Last Updated on March 5, 2021 by Ope Quadri
Martin Chukwuemeka Agunwa is a graduate of Mass Communication from one of the prestigious universities in Nigeria, but some of the areas he has ventured into aren’t communication-related and he’s doing wonderfully well. In this post, Martins speaks on how he created opportunity for himself from selling cars fro owners.
Apart from that, he’s also a manager of two other businesses in the Federal Capital Territory, Abuja.
In this interview, Mr. Agunwa tells InfomediaNG how he started marketing cars for people who wanted to sell their cars, and how the business has made him gained financial freedom.
“…there will always be challenges but the challenges make the endeavour worthwhile. I have had challenges from within myself and externally.”
Give an introduction of yourself
My name is Martin Chukwuemeka Agunwa, I am a journalist by training having earned a degree in Mass Communication from the Great University of Benin (laughs)… yes, Great Uniben as we like to pride ourselves. You know Uniben was actually rated the best in Nigeria while I was there.
These days, I can say I am a lot in one but about all revolving around communications, public relations, media and social advocacy.
I am a professional MC and I do mainly corporate events and social events too. I spend time writing articles on social issues and I publish on my online platform www.gubanu.com which I started with my good friend Stanley.
I design and implement publicity campaigns for brands and persons. I also work as Programmes Consultant for a non-profit in Abuja – Lifeline Care Association where we render free emergency rescue and first aid services to road crash victims and promote road safety awareness campaigns in Abuja.
I am most concerned with conceptualizing, planning and coordinating the Charity’s awareness events.
I was born in Kaduna state but I grew up mostly in Abuja save for my university education and NYSC year.
Growing up was a lot of fun as it was in those good times when there was a lot of communal life. You were a child to all the elders around you and could be disciplined by any of them and you know what?
They will report to your parents what you did and the fact that they have already disciplined you for that. Sometimes, they will plead that there was no need for your parents to add any more but if you were unlucky, your parents will add theirs once they left.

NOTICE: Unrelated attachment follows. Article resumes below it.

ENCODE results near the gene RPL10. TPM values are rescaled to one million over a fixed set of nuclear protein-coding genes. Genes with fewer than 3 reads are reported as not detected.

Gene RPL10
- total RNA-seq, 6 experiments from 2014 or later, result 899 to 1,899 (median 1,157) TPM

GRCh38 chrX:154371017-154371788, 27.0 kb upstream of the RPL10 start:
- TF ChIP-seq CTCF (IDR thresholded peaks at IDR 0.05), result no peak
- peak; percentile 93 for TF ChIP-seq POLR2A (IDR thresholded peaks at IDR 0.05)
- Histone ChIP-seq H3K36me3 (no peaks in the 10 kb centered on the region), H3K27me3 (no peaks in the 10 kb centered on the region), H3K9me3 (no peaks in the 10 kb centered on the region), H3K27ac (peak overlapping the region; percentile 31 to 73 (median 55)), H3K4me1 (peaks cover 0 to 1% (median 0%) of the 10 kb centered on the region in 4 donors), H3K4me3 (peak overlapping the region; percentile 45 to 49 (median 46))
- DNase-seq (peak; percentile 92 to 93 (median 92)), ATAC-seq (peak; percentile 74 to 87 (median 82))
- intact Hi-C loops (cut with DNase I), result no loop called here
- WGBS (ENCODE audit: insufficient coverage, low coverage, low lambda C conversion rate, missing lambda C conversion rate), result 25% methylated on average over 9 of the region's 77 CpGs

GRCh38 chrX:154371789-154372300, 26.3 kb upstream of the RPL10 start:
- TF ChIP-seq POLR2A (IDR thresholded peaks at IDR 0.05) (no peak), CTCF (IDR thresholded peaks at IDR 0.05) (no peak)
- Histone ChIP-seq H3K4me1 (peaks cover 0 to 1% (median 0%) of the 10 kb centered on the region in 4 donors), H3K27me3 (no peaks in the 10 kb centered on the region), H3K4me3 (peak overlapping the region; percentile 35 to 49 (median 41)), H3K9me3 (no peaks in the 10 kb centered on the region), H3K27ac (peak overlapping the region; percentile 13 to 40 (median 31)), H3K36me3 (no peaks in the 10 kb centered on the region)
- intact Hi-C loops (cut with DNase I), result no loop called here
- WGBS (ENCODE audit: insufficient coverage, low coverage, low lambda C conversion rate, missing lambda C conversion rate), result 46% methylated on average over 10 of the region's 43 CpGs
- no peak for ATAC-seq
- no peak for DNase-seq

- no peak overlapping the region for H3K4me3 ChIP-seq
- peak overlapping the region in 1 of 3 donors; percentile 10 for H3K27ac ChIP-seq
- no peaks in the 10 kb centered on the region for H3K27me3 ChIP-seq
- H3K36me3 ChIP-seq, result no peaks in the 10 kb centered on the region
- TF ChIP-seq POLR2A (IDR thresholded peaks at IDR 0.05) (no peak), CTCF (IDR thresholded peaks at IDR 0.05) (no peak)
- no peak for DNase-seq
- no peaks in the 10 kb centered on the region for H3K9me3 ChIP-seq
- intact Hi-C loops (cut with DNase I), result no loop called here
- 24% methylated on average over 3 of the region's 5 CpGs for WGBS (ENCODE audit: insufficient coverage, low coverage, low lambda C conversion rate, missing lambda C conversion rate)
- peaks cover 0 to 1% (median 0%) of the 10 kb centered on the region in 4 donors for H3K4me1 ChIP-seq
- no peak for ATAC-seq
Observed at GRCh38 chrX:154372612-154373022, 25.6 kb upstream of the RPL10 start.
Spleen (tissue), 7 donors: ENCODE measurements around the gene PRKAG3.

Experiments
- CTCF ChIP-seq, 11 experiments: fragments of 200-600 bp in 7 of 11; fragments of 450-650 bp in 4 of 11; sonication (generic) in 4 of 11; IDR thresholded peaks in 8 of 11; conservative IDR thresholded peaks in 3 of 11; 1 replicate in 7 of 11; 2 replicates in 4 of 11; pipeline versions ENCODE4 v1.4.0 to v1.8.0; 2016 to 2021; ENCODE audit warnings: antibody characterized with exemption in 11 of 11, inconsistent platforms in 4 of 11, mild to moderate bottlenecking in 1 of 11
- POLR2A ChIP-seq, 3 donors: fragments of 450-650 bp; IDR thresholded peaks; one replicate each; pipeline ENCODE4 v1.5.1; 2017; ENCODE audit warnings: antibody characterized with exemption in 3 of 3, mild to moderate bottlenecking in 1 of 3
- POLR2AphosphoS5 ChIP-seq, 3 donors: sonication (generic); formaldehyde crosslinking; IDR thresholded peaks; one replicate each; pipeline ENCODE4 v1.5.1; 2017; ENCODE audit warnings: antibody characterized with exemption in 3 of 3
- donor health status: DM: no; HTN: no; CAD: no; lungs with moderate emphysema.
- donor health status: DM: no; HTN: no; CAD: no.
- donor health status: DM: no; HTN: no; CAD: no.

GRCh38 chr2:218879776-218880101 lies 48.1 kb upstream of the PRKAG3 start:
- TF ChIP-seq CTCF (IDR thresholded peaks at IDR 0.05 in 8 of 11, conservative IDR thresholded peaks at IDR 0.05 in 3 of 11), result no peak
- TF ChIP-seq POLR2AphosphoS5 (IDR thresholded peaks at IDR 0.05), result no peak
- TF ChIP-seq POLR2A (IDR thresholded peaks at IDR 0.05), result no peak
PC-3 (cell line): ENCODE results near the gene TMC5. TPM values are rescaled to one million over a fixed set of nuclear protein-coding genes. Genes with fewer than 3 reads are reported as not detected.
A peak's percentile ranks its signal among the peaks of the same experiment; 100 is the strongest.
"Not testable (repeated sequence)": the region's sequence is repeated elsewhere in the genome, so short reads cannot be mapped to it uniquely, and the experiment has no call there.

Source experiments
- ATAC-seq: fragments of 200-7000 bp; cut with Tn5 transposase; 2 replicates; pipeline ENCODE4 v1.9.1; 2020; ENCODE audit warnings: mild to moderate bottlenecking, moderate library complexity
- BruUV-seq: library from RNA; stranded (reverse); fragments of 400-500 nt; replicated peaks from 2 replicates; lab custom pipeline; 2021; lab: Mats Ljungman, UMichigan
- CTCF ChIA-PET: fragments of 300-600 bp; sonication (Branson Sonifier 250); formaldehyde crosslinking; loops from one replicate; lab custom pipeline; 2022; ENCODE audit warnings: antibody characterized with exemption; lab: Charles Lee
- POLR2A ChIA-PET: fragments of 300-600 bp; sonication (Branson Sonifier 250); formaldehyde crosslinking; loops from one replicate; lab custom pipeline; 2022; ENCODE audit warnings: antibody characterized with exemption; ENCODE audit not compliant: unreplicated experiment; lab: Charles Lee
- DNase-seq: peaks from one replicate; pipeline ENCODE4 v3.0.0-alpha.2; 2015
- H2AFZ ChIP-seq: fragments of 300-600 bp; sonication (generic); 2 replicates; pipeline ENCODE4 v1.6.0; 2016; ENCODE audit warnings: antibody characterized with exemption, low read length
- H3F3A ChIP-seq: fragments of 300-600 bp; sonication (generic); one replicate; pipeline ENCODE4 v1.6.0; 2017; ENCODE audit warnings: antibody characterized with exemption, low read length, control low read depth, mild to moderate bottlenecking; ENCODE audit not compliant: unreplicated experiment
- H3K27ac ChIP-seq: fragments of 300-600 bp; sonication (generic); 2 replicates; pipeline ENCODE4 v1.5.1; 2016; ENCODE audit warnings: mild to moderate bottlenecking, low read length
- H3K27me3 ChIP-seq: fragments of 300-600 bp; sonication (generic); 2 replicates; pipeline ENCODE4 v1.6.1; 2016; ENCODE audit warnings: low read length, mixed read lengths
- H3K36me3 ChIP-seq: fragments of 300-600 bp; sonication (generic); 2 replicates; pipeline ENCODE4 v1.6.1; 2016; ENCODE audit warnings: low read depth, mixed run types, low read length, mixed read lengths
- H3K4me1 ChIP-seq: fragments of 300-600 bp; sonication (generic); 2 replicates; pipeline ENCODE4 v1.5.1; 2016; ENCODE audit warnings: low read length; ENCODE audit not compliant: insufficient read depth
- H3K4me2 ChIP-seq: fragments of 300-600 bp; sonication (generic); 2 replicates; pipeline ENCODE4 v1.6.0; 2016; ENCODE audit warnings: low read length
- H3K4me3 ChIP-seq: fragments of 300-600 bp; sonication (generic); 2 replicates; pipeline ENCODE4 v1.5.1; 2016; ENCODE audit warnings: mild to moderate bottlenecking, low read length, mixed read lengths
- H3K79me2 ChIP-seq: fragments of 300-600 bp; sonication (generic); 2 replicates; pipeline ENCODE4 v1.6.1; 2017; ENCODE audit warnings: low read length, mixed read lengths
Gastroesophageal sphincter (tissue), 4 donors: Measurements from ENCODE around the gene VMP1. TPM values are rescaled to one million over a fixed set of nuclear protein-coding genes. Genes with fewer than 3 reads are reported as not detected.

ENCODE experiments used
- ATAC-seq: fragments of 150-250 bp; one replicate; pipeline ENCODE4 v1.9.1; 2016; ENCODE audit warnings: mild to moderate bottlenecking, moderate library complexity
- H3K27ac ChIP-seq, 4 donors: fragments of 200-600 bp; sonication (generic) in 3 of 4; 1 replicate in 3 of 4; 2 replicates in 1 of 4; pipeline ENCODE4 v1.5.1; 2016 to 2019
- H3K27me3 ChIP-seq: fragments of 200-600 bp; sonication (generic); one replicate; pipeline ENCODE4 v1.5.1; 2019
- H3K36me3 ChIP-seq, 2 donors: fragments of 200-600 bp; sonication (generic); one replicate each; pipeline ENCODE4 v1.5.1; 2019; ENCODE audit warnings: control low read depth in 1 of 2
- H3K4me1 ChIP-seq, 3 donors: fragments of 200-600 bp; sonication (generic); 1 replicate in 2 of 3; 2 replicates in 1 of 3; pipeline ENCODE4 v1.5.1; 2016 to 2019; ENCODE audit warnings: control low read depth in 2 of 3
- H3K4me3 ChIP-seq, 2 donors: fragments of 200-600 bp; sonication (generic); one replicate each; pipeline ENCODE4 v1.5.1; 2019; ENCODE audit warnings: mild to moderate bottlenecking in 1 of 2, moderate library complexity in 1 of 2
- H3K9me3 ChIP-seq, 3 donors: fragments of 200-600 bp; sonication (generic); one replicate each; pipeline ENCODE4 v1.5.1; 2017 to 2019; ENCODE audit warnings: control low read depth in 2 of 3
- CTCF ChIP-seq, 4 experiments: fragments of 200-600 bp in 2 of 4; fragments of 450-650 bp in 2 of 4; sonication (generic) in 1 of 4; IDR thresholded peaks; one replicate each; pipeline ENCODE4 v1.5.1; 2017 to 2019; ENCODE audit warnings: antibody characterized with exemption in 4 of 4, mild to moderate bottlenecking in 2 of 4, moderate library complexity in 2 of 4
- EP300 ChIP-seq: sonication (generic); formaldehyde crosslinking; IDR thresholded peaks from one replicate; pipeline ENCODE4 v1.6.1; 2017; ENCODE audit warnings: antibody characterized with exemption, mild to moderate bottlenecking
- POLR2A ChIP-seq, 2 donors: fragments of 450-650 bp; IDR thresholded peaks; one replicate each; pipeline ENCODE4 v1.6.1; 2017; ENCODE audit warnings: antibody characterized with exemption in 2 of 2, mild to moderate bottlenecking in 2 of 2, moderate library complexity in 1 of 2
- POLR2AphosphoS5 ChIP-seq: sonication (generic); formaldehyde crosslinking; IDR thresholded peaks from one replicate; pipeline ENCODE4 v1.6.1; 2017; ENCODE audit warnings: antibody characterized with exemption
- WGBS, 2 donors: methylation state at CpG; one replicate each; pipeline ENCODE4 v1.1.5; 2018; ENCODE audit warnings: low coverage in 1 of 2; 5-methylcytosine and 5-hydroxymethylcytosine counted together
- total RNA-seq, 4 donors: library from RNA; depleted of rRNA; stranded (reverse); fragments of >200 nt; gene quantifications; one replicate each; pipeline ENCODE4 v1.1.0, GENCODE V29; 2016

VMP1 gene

But it was fun. As the first child, I started developing a sense of responsibility very early on in life which in a sense cut short my childhood. I really didn’t have a choice.
Generally speaking, Martin is a very simple guy. I take a lot of pleasure in the arts; fine arts, music, literature – I actually write poems and have performed a few (interviewer cuts in)… oh yes, I will read a piece for you later. I also started a reading club for young people with a few friends.
“…it is only a matter of time before I get to the stars and beyond.”
Tell us about your passion for emceeing?
Let’s just say that emceeing was the first artistic bug that bit me. I started to emcee very early, about my first senior secondary school year.
The funny thing is it started as a deliberate attempt to break away from my shyness. In JSS 2 or JSS 3 I joined the literary and debating society at FGC Kwali and it was quite an elite club at the time.
But I just wanted to do what those guys were doing because I was fascinated by it.
Then in my school fellowship (Young Catholic Students), members were nominated weekly to moderate fellowship and fortunately I met the same practice at NFCS, Uniben.
I realized that people enjoyed it when I was the moderator and soon started requesting me to emcee other fellowship and campus events.
I had the opportunity to hone my skills in that regard even more when I was a part of a makeshift campus radio.
During my NYSC days, I hosted a lot of parties and events in my host community. It was such an amazing experience.
I enjoy emceeing events, seeing the celebrants/organizers and the audience happy gives me a lot of joy.
It has not always been rosy because there have been times when I didn’t live up to expectation but it has always been worth it.
People have also given me a lot of opportunities. I have met a lot of amazing people in the course of this job, you have no idea and many have commended my efforts. Emceeing is something I can now do even from my sleep because I am very passionate about it.
I put in a lot of practice and watch videos of A-lists in the craft before my events. I look forward to being a voice to reckon with globally someday.
The Challenges I have faced
Just like any meaningful thing in life, there will always be challenges but the challenges make the endeavour worthwhile. I have had challenges from within myself and externally.
In the beginning I had the usual fear especially whenever I had to emcee ‘big’ events – what will I say? How will the audience react?
But whenever I hold the microphone and step on the stage I become a totally different person. Earlier on, event organizers were concerned about how young I looked. I had a baby face – I guess I still do (laughs).
I tried to keep beards and all to look older. Also, some wanted to take advantage of my being young but I needed the opportunity so I was just happy to be on stage and do my thing.
Unfortunately, there are many who still don’t consider the MC as an integral and perhaps the most valuable part of an event.
The MC is the only character that connects all the elements of an event but he is often undervalued. So you see people who are like “just come do it for us na” and by this they mean free and expect you to do that all the time. And free clients are the most stressful you know.
The challenges pretty much reflect the reality of what we do but more than that is the fact that if you set your heart and time to the things you love, you are almost sure to succeed.